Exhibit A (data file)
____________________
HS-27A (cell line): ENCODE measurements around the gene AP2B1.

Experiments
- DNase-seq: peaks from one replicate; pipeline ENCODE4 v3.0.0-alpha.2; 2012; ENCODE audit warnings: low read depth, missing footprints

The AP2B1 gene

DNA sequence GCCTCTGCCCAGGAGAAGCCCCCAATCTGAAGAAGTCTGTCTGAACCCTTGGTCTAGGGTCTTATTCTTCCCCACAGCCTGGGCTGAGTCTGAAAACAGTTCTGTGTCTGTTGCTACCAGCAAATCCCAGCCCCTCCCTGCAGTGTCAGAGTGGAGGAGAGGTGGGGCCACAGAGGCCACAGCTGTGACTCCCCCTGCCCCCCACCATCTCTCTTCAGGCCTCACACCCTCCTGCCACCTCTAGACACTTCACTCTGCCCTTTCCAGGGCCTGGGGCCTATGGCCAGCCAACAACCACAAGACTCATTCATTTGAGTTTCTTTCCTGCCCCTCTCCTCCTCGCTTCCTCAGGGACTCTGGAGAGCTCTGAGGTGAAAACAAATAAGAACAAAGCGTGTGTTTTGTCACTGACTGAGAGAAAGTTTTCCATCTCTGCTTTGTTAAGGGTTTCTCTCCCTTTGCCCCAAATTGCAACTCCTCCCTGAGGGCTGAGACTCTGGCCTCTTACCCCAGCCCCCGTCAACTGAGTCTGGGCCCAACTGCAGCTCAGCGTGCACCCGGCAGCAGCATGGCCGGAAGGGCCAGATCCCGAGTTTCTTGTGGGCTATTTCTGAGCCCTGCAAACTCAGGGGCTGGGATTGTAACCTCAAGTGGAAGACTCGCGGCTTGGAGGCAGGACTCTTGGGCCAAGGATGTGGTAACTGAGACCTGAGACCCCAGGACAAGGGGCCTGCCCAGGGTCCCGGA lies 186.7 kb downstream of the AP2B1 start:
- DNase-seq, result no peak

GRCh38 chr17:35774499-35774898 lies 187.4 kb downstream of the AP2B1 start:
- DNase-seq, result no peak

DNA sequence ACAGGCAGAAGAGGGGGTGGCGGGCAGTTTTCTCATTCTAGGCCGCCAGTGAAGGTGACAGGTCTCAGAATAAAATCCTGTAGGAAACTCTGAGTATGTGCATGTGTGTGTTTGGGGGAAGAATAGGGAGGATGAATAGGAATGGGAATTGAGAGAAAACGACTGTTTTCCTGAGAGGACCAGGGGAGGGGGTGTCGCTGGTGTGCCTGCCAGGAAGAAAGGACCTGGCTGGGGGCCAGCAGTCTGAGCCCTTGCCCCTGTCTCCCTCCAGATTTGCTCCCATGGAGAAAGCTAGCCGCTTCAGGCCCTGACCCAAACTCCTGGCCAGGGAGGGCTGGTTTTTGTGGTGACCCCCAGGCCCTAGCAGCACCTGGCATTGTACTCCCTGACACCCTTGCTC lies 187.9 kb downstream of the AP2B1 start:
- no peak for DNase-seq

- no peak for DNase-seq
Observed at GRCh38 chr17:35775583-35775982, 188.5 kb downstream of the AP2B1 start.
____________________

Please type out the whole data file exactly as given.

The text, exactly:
HS-27A (cell line): ENCODE measurements around the gene AP2B1.

Experiments
- DNase-seq: peaks from one replicate; pipeline ENCODE4 v3.0.0-alpha.2; 2012; ENCODE audit warnings: low read depth, missing footprints

The AP2B1 gene

DNA sequence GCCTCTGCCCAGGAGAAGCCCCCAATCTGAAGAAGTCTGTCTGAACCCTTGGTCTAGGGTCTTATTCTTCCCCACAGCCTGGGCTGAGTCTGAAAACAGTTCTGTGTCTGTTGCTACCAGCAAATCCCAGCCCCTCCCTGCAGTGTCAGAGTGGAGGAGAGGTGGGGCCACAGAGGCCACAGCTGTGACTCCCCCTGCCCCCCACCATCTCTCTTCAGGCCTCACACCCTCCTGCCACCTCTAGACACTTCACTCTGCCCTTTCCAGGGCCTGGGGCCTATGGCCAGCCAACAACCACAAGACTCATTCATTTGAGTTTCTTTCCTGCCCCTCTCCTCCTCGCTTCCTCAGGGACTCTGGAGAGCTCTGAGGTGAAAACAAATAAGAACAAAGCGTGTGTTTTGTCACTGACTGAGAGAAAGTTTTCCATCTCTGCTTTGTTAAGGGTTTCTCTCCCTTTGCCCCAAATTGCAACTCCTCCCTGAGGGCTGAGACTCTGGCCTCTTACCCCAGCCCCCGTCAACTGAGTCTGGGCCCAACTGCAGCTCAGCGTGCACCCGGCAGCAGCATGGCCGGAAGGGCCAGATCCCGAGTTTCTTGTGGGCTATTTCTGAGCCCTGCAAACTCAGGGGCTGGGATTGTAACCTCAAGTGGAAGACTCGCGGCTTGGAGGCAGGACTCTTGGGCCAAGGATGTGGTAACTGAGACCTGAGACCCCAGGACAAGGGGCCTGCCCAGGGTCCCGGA lies 186.7 kb downstream of the AP2B1 start:
- DNase-seq, result no peak

GRCh38 chr17:35774499-35774898 lies 187.4 kb downstream of the AP2B1 start:
- DNase-seq, result no peak

DNA sequence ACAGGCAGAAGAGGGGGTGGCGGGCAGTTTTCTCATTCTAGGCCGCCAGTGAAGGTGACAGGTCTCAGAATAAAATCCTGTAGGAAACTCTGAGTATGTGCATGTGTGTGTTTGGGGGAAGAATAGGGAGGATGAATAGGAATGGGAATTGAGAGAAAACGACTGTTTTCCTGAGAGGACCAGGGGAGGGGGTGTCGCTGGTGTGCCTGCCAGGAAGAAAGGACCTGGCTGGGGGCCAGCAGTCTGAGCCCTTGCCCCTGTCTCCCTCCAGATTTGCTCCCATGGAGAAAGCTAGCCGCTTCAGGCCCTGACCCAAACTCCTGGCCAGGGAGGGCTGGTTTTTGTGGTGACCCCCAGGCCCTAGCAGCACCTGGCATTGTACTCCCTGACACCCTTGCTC lies 187.9 kb downstream of the AP2B1 start:
- no peak for DNase-seq

- no peak for DNase-seq
Observed at GRCh38 chr17:35775583-35775982, 188.5 kb downstream of the AP2B1 start.